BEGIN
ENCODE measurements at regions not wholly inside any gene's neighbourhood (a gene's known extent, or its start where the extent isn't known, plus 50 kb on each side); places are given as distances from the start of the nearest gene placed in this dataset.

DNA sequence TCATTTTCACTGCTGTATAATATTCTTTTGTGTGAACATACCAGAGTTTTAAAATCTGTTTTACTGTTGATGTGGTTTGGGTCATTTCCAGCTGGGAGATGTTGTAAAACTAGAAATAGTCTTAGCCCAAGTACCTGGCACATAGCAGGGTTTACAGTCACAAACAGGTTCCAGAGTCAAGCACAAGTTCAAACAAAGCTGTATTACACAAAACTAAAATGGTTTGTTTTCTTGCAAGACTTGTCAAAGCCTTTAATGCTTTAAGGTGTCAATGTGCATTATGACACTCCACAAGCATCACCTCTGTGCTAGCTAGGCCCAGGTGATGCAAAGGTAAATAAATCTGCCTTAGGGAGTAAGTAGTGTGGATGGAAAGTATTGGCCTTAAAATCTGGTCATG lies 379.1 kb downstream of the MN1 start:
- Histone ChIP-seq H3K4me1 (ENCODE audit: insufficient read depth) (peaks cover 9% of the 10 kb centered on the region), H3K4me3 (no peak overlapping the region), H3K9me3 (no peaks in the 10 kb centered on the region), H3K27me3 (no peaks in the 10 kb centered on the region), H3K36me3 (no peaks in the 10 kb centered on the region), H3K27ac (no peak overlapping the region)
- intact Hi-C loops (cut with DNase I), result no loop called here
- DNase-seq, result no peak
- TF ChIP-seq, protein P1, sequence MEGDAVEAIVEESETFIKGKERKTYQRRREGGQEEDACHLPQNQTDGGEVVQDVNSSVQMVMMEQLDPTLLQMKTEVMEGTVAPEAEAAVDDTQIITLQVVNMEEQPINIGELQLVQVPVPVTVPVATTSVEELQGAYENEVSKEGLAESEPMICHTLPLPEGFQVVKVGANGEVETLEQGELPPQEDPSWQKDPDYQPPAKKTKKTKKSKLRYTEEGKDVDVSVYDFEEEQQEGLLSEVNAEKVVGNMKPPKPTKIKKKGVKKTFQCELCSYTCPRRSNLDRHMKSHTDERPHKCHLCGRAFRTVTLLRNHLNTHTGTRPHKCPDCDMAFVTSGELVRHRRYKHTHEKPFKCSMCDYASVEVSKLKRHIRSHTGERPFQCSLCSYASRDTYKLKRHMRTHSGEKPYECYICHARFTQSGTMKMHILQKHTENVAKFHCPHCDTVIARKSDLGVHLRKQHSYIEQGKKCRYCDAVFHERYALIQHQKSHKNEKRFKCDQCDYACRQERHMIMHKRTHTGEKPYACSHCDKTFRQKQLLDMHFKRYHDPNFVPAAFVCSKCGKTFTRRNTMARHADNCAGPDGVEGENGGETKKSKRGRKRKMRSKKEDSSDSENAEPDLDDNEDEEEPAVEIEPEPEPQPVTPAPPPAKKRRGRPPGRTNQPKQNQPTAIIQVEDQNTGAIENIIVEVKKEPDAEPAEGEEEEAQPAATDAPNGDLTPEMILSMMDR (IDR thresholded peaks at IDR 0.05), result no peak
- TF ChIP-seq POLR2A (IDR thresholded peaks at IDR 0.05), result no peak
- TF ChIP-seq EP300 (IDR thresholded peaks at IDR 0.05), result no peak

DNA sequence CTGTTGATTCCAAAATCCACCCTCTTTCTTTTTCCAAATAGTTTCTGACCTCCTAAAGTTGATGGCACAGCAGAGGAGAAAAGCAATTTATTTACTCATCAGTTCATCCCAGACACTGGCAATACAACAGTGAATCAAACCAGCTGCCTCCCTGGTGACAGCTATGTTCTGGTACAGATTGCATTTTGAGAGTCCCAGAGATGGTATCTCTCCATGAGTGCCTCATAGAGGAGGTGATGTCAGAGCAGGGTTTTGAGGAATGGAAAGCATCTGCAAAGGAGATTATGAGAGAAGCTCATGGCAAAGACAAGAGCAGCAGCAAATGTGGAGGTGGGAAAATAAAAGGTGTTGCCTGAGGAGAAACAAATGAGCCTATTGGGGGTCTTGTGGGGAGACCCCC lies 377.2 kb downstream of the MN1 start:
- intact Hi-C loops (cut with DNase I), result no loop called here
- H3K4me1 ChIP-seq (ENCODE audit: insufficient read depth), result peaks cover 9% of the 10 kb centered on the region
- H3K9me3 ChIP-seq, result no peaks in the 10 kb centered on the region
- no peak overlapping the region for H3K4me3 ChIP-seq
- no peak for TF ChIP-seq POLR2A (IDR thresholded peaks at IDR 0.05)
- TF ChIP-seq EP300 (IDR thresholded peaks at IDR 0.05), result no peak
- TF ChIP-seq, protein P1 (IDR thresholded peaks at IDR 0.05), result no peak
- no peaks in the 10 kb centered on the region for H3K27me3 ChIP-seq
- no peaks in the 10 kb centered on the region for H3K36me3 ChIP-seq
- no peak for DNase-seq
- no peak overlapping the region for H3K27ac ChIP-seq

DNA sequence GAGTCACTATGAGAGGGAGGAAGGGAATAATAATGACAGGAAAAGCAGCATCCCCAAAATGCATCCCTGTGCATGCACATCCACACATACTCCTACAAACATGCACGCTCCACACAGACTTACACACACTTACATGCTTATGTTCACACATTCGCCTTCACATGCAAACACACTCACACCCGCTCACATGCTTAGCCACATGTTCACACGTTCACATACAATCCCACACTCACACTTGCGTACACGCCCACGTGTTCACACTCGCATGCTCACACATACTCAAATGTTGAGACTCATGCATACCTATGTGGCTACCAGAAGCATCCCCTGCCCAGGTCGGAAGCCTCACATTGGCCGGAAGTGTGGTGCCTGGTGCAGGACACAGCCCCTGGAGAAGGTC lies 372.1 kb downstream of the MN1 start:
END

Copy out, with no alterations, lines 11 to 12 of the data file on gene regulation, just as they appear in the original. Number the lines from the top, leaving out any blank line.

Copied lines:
- H3K4me1 ChIP-seq (ENCODE audit: insufficient read depth), result peaks cover 9% of the 10 kb centered on the region
- H3K9me3 ChIP-seq, result no peaks in the 10 kb centered on the region